11 Possible Explanations For Why You Get Hot When You Sleep
You may get hot when you sleep for environmental reasons like room temperature or bedding type, but medical issues like menopause, sleep apnea, or anxiety disorders could also be at play. Finally, lifestyle choices like exercising before bed and alcohol consumption are another potential factor.
A hot room or stuffy bedding are two of the most common reasons for night sweats.
Lifestyle factors like obesity and consumption of substances like alcohol or caffeine can also lead to higher temperatures.
There are also several physical and mental health conditions that can lead to thermoregulation problems
Did you know?
Our bodies have evolved to start cooling before bedtime in line with our circadian rhythm. Why we evolved this way is still a mystery, but one theory suggests that it’s to conserve energy.
The human body naturally cools down during sleep, so if you’re getting hot during the night, there’s a good chance you’re losing out on a few winks. And the reasons for overheating are often complex. Here are 11 possible explanations for why you get hot when you sleep.
1. Room Temperature
One of the most common reasons for overheating at night is also one of the simplest – your bedroom is too hot or humid. This is increasingly becoming a problem each year as global temperatures continue to rise and hit new records.
The ideal temperature for a cozy sleep is from 15-19 degrees Celsius (59-66 F). Why so cold? Well, human bodies naturally go through a core temperature drop during sleep that helps us maintain that dreamy state. Keeping your room cool, but not necessarily frigid, may be one of the keys to a better sleep that you’re missing.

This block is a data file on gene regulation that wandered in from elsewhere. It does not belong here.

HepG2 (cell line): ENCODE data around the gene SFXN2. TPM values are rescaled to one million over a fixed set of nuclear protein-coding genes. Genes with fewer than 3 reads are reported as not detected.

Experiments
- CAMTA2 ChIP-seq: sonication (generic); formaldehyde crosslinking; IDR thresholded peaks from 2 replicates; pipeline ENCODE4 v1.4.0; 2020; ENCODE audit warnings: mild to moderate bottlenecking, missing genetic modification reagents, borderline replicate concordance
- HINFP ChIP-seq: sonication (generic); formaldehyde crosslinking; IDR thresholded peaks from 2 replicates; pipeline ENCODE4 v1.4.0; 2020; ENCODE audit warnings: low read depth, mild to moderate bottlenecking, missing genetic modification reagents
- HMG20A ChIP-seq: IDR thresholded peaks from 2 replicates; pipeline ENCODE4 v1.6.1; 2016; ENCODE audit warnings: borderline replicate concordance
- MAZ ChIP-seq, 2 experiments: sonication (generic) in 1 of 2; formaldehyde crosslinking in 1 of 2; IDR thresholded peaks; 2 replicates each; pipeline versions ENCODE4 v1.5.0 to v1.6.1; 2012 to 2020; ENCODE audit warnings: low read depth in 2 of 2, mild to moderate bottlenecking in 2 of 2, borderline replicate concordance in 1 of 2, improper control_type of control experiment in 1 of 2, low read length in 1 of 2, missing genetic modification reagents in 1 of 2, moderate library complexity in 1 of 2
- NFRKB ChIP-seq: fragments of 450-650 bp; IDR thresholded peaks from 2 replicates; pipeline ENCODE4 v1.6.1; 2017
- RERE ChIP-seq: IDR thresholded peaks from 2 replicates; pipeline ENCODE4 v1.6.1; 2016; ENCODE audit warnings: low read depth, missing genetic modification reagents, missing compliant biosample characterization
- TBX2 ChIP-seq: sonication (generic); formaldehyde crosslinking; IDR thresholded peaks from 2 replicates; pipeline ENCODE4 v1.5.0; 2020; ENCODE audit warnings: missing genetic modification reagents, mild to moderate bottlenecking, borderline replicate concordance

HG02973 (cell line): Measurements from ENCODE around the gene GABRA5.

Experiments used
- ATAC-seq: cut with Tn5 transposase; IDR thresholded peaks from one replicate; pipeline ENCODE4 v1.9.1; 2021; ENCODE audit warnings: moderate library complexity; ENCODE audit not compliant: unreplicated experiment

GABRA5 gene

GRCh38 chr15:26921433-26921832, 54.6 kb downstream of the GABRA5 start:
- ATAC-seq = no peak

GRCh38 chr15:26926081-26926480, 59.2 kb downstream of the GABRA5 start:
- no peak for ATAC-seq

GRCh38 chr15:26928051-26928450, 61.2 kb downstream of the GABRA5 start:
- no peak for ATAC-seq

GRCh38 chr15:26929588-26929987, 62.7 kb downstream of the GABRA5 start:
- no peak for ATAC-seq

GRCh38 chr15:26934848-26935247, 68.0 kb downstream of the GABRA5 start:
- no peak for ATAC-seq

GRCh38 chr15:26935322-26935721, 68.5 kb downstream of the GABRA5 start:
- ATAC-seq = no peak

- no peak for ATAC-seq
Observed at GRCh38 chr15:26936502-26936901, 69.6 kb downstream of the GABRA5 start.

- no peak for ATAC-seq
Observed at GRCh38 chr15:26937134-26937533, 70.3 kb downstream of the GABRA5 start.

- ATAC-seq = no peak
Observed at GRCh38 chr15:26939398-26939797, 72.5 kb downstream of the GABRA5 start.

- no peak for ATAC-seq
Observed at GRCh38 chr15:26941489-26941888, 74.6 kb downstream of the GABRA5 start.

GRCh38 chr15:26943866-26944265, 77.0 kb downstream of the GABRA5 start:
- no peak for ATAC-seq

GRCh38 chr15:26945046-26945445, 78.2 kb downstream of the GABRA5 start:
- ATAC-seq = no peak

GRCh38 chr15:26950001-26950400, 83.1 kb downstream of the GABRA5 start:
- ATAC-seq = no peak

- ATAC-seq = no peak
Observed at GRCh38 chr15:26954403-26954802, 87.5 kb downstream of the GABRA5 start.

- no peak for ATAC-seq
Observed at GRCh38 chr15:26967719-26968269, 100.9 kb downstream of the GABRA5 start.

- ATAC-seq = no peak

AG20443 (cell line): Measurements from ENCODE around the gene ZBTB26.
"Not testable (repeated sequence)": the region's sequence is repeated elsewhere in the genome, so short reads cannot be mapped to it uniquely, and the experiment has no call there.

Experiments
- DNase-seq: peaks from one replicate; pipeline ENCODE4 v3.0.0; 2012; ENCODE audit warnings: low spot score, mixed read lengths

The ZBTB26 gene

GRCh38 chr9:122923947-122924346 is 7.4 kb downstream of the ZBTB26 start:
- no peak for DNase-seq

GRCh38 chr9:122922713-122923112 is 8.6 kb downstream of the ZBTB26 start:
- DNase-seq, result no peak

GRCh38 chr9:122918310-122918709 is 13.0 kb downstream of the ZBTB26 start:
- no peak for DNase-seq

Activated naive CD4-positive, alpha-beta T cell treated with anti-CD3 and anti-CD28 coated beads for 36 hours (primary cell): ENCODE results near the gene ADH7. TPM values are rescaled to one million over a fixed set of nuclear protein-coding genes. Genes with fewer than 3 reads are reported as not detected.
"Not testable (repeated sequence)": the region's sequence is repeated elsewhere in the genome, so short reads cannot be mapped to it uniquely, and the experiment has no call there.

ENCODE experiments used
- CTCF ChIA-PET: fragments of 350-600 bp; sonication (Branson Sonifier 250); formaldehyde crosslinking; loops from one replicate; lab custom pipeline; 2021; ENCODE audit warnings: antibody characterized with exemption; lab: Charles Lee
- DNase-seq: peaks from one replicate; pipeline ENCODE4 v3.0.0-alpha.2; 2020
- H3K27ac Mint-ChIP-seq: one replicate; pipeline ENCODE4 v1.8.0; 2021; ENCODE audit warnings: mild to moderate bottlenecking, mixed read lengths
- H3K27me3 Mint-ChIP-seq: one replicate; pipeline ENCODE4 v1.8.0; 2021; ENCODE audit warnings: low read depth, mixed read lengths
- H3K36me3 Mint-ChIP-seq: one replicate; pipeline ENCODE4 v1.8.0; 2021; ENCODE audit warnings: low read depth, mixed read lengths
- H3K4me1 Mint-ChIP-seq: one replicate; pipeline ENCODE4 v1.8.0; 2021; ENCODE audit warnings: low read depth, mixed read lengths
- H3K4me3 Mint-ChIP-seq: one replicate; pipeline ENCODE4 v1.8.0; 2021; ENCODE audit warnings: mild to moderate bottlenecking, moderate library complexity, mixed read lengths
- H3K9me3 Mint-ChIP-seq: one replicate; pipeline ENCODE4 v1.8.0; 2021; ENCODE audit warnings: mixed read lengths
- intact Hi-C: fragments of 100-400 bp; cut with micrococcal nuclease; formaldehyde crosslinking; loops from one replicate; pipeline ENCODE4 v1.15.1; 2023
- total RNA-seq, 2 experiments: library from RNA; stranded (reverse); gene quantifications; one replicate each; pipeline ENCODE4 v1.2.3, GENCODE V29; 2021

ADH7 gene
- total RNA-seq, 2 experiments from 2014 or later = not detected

2. Bedding and Bed Wear
Another great way to prevent your body from doing its cooling thing is by bundling up in layer upon layer of stuffy material. This includes pajamas, blankets, and even certain pillow materials.
Here are a few of the fabrics and stuffing types that can lead to overheating:
- Down feathers (in comforters or pillows)
- Memory foam
- Plastics found in pillows, bedding, and some weighted blankets
If you’re trying to keep cool, consider more breathable options. For example, our Tree Napper weighted blanket is made entirely of cooling Tencel and is designed with an airy knitted pattern that allows for airflow.
Of course, if your bedding and pajamas are too thick, it won’t matter what material they’re made of. Step one might be to search for thinner and looser layers to keep you cool when you sleep.
Sometimes the best bedding and the iciest room won’t make a difference. There are countless conditions that could account for that, but if you’re a woman in mid-life, menopause or perimenopause might be the most likely.